Pedro G Ferreira reviews David Bodanis’s history of electricity, Electric Universe, in The Guardian:
The story unravels at breakneck speed. In his sensual, almost impressionistic tour, Bodanis does what he knows best: he unearths the quirks and passions that drove some of the main characters and uses vignettes to slip in brief, but clear explanations of physical phenomena. He describes Alexander Graham Bell, who falls passionately in love with his deaf, mute student, Mabel. Faced with the social objections of her family, he envisions the telegraph as paving the way to a prosperous and loving marriage. He succeeds and, at his wedding, gives her “…pearls, a silver pendant in the shape of a telephone and 1,497 shares of stock in the fledgling Bell Telephone company… worth several billion dollars today”.
Kate Ravilious in New Scientist:
Traffic should flow best in cities when only a limited number of roads lead to the centre. This counter-intuitive finding could allow planners to prevent gridlock by closing roads rather than building new ones.
It comes from a new way of thinking about complex networks developed by Neil Johnson, Douglas Ashton and Timothy Jarrett at the University of Oxford, UK. The researchers began by approximating a complex city network to just a ring road and a number of the arterial roads that cross at the centre.
They then worked out how the average time for journeys changes as the number of roads increases.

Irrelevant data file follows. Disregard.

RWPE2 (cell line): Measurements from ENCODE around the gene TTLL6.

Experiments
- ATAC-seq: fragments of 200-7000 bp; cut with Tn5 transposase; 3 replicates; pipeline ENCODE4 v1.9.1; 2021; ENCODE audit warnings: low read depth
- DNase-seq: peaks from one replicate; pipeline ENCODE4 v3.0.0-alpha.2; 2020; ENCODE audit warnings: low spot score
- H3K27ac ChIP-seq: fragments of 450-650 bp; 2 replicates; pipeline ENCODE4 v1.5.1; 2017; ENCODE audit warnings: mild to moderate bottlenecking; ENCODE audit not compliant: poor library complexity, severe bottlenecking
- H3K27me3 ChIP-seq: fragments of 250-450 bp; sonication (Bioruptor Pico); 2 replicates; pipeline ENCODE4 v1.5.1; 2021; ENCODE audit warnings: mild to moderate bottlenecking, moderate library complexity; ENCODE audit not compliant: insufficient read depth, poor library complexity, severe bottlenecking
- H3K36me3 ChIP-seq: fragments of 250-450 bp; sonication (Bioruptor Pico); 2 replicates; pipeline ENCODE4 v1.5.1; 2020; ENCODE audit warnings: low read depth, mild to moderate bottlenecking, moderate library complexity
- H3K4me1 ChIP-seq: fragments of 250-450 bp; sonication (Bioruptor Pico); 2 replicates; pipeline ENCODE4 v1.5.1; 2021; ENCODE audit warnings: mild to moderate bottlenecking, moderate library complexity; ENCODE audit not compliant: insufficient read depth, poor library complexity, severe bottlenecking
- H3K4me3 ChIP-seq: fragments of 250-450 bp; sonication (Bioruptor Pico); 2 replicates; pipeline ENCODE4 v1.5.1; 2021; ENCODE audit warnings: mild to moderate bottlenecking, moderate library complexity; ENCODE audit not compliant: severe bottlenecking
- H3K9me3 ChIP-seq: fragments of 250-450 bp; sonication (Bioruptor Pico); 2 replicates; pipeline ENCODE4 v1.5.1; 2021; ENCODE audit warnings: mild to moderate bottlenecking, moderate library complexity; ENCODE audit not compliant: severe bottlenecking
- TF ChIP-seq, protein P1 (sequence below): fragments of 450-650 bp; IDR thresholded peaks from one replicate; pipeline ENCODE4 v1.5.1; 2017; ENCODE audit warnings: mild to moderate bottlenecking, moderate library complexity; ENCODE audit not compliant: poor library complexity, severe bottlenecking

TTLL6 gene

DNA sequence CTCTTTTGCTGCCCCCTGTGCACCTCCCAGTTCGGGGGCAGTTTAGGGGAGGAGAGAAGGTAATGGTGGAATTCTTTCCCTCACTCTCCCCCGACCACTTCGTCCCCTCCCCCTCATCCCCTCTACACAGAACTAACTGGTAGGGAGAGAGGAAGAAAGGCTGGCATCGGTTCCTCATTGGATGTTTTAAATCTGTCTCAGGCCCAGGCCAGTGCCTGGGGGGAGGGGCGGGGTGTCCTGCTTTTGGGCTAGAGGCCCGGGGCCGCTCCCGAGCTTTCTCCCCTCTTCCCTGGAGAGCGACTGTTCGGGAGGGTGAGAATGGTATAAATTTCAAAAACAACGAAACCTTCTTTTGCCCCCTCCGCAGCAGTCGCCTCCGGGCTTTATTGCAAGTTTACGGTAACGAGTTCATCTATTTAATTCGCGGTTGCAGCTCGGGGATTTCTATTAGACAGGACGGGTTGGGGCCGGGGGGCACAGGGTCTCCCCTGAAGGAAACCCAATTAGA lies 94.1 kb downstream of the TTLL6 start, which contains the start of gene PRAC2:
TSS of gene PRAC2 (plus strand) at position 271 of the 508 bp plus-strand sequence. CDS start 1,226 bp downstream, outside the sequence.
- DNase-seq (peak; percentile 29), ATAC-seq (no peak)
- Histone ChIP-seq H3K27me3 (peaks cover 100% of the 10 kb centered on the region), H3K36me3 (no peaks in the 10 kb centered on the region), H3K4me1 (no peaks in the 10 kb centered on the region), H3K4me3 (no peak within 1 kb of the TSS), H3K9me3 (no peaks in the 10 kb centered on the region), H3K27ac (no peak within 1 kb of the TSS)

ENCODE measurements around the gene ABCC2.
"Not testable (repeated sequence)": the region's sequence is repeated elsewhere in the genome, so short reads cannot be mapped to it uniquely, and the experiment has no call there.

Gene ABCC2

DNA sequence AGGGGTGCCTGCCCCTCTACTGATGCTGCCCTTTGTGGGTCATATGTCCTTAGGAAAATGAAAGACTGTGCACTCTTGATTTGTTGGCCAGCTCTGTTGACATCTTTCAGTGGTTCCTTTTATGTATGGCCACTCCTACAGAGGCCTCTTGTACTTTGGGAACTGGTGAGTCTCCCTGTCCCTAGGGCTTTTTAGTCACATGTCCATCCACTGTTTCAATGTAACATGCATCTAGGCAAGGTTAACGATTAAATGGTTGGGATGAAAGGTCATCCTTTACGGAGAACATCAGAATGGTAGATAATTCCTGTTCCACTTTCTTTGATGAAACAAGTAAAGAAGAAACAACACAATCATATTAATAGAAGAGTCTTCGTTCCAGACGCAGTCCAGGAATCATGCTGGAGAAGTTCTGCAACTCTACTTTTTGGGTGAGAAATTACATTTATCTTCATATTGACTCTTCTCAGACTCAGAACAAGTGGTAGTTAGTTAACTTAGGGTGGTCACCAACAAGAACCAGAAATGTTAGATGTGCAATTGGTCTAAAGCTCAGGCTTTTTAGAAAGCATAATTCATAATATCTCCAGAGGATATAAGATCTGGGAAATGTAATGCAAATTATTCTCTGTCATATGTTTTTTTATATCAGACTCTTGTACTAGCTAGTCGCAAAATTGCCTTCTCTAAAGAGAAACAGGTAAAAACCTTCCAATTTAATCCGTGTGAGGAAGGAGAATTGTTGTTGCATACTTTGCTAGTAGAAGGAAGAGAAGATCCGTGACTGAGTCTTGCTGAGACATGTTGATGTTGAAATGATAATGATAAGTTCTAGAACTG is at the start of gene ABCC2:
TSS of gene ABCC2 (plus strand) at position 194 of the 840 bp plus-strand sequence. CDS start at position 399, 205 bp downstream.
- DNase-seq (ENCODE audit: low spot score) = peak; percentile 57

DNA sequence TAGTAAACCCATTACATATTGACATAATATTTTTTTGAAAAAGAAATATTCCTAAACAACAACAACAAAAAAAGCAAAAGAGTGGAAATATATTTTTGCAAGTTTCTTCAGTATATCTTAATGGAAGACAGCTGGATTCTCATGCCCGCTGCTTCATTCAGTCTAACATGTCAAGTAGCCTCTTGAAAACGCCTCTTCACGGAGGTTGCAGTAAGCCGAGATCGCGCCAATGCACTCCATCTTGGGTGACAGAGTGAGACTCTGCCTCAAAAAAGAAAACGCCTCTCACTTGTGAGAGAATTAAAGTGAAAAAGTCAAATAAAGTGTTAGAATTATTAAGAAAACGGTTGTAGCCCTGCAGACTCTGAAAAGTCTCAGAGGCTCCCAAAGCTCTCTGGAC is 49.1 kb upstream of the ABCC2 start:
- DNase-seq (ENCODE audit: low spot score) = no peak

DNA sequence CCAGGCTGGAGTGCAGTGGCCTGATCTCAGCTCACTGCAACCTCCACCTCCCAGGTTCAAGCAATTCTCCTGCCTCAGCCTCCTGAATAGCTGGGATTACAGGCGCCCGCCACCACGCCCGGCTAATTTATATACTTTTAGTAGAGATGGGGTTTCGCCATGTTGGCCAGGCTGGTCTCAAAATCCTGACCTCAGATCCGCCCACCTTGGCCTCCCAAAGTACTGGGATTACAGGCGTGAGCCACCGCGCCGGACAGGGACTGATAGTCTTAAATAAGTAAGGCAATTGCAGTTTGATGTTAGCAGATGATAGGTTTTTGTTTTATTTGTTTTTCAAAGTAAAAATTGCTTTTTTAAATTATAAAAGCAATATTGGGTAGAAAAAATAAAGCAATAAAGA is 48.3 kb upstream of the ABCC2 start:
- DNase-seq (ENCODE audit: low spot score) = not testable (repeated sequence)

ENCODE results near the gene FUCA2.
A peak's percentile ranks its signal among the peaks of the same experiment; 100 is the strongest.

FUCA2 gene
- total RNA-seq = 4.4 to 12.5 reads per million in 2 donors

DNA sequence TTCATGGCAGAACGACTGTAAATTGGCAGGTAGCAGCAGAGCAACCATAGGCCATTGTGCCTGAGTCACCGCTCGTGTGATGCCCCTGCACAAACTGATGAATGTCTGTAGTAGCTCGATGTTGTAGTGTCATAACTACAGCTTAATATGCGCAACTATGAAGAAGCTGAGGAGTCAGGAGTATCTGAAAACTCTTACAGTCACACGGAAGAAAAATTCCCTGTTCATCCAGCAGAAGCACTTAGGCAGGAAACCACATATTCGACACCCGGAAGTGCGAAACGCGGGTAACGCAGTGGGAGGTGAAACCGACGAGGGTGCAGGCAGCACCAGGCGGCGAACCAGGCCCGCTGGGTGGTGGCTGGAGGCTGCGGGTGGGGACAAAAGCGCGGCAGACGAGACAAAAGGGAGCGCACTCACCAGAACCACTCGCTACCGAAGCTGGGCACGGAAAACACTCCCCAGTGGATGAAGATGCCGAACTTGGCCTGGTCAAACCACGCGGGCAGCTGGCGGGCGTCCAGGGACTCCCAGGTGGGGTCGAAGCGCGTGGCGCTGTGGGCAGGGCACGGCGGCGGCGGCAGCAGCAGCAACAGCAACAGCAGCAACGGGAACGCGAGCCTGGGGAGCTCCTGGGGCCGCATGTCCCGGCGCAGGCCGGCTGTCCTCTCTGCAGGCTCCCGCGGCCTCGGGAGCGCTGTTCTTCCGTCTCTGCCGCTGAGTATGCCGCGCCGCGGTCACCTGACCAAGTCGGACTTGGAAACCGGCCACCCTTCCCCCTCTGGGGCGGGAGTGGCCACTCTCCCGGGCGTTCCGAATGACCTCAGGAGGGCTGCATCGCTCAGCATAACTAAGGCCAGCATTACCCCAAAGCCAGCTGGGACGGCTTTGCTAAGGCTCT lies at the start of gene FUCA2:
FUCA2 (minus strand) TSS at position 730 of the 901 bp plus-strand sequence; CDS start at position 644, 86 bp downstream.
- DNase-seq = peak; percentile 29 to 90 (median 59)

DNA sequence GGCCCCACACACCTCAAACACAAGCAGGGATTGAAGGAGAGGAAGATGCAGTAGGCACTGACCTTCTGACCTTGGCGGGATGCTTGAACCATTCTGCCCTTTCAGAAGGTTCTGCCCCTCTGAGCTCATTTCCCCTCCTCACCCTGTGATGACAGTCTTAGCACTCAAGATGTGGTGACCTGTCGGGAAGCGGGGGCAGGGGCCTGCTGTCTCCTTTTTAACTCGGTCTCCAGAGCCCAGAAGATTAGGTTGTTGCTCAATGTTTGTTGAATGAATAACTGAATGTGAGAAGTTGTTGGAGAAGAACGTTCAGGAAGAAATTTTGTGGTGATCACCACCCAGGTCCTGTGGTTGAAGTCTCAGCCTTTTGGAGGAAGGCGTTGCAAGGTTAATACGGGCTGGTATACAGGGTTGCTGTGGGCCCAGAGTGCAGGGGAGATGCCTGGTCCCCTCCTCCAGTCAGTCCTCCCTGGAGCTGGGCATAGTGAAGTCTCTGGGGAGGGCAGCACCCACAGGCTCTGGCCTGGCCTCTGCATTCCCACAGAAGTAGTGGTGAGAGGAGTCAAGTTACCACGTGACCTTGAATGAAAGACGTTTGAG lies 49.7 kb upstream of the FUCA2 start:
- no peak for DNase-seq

Cornelia Dean in the New York Times:
In districts around the country, even when evolution is in the curriculum it may not be in the classroom, according to researchers who follow the issue.
Teaching guides and textbooks may meet the approval of biologists, but superintendents or principals discourage teachers from discussing it. Or teachers themselves avoid the topic, fearing protests from fundamentalists in their communities.
Michael Hopkin in Nature:
Political leaders at the World Economic Forum in Davos, Switzerland, have got something new to think about: a league table showing who has outperformed whom on environmental issues.
The 2005 Environmental Sustainability Index, produced by experts at Yale and Columbia universities in the United States, combines 21 indicators of environmental performance, such as greenhouse-gas emissions and water quality. A country’s rank reflects its average score.
The 146-nation list runs from Finland, at the top, to North Korea, in last place. Finland’s supreme position is a product of its wealth, sound environmental policies and low population density, says Alex de Sherbinin of Columbia University in Palisades, New York, who helped to compile the index.
More here in Nature. See the actual report here.